I received a lot of really kind and encouraging messages after my last post. I know a lot of people out there are concerned about me and I didn’t really have the energy to respond at the time. So I wanted to check in with my faithful followers and let you all know:
In fact, I am doing quite well, both emotionally and physically. As quickly as the sickness and misery from the chemo seems to hit me each time, there is also this wonderful break where I bounce back and wake up from the nightmare. Each time, it gets a bit worse, and each time, I am in such agony and my emotions become completely warped (especially this last time, which I attribute to the high dose of steroids I was on) and I don’t believe it will ever end. This past round, I was convinced that I was dying and would never see a good day again, despite what anyone told me. The combination of feeling awful and being on strong drugs really does crazy things to an otherwise (mostly) sound mind.
But sure enough, it passed, and I didn’t even notice it happen. The puffiness in my face and bloating in my stomach seemed to go down, which I was thrilled about, as I had convinced myself I was becoming obese from laying in bed too much. But I now believe it was steroid-induced, so that’s certainly a nice treat. The idea of being fat and bald had me feeling a bit down.
I also have been gaining my energy back, which feels great. In fact, on Friday, I went on a mission with the help of my mother and decided to redecorate my bedroom. I spent four hours shopping, which I really believe was some sort of miracle. I only had to lie down on a floor model bed very briefly. And I didn’t pass out at Walmart, which is also amazing, as I typically want to pass out in Walmarts even when I am in perfect health. I also helped carry my new nightstands up the stairs, which was quite a feat, considering I couldn’t even get myself up the stairs at this time last week. I set everything up on my own and felt like the most productive chemo patient in the universe.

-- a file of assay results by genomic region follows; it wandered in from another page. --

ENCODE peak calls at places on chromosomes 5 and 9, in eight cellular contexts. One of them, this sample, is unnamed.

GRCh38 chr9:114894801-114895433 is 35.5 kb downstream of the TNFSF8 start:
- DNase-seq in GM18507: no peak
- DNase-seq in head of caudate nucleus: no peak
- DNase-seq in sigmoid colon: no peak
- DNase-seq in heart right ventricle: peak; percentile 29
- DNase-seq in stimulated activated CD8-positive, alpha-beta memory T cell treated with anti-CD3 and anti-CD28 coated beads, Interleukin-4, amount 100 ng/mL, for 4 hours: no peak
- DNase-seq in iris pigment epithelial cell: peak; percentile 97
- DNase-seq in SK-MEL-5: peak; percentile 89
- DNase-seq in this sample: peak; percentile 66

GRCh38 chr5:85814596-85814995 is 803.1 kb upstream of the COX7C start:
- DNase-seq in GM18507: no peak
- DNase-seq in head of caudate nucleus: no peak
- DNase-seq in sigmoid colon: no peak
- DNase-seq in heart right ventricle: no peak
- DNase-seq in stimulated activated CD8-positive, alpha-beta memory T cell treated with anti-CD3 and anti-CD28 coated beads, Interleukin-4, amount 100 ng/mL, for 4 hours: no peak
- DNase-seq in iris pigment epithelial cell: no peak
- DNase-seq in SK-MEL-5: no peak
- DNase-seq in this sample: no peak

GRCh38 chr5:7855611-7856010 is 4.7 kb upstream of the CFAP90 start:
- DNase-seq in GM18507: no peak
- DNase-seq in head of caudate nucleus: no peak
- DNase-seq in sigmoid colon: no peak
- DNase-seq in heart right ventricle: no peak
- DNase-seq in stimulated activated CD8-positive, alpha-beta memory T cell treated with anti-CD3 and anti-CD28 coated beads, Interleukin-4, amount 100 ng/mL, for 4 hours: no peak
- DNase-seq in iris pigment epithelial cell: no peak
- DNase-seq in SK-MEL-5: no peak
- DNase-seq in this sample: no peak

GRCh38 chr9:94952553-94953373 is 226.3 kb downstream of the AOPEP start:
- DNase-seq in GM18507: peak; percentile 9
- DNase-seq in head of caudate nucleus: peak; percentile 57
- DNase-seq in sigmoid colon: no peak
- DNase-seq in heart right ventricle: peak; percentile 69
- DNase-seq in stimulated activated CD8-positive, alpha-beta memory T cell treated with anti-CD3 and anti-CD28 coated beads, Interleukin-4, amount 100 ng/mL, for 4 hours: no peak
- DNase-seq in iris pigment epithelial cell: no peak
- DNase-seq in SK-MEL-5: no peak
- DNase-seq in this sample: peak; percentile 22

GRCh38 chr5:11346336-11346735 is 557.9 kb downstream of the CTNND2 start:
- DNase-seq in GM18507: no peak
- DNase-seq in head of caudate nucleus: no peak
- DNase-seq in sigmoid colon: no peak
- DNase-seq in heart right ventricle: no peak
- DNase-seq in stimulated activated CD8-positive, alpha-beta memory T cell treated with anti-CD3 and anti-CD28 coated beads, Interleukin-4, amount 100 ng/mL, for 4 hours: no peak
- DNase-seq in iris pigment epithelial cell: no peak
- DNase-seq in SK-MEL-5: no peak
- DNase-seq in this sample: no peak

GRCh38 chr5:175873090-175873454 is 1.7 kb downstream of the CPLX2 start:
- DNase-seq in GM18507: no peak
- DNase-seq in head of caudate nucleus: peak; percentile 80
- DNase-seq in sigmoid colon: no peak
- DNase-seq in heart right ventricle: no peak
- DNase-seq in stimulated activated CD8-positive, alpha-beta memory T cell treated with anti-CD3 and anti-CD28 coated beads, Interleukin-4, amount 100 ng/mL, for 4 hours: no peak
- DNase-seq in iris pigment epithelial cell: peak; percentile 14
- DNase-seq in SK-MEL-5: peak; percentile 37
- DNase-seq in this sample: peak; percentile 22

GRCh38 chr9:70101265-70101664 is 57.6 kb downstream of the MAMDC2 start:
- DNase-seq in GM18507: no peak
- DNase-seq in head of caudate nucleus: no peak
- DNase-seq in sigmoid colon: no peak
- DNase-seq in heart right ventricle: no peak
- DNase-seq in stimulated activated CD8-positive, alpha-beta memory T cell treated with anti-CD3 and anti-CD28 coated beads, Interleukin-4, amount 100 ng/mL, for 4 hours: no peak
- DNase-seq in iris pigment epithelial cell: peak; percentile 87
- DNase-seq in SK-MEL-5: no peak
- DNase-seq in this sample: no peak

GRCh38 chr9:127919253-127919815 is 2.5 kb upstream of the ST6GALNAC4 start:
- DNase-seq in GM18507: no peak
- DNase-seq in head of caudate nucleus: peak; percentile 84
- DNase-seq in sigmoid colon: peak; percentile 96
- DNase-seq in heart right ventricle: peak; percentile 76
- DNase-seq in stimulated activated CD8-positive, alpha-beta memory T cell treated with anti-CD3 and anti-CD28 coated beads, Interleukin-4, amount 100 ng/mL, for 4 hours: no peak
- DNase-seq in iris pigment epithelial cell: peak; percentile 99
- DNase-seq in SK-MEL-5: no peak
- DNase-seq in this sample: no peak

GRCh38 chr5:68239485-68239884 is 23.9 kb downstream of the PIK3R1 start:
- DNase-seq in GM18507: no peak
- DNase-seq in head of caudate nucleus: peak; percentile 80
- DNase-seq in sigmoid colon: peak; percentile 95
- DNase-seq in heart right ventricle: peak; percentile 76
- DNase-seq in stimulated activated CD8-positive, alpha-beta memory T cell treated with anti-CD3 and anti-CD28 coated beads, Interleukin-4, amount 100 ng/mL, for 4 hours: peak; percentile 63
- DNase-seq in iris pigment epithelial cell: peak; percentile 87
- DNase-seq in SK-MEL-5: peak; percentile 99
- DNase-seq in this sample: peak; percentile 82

The next day, I spent another several hours on my feet, throwing out loads of crap that had piled up in my home over the years. Old makeup, expired cold medicine, receipts. The types of things you just ignore for too long, making it progressively more difficult to tackle as time goes on. I went on a complete rampage, tossing things out and reorganizing. I don’t know where the motivation came from. I suppose having less clutter makes my brain feel less cluttered. And as you all know, I have a lot going on in my brain, so any mental space I can free up is a big help right now.
When I feel better like I do now, with only a few side effects present as opposed to several, it is hard to accept that I have to endure another round. I was hanging on by a thread a mere few days ago. Why would any rational person continually subject themselves to that kind of torture, when they know precisely what will happen?
I suppose, the answer, is that the alternative is worse. So, there’s that.
Friday is my last chemo. You’d think I would be excited, knowing it’s the end of this chapter, but I’m not. It’s not like I finish up the day and suddenly feel super. I still have to go through the suffering that comes after. I still have to drop all the way to the bottom once again and wonder how long I will stay there. I also am afraid to let myself get excited. To feel complacent. I am scared to let my guard down and believe that things really might start to look up. To get easier. What if it’s not really the end? What if I have an early recurrence? What if they throw me right back into chemo? What if, what if?
But for now, I’m not going to bother with that. For now, I’m not going to think about Friday and the week following it. For now, I’m feeling good. Almost like a normal human being. And in my peculiar case, that is certainly something to celebrate.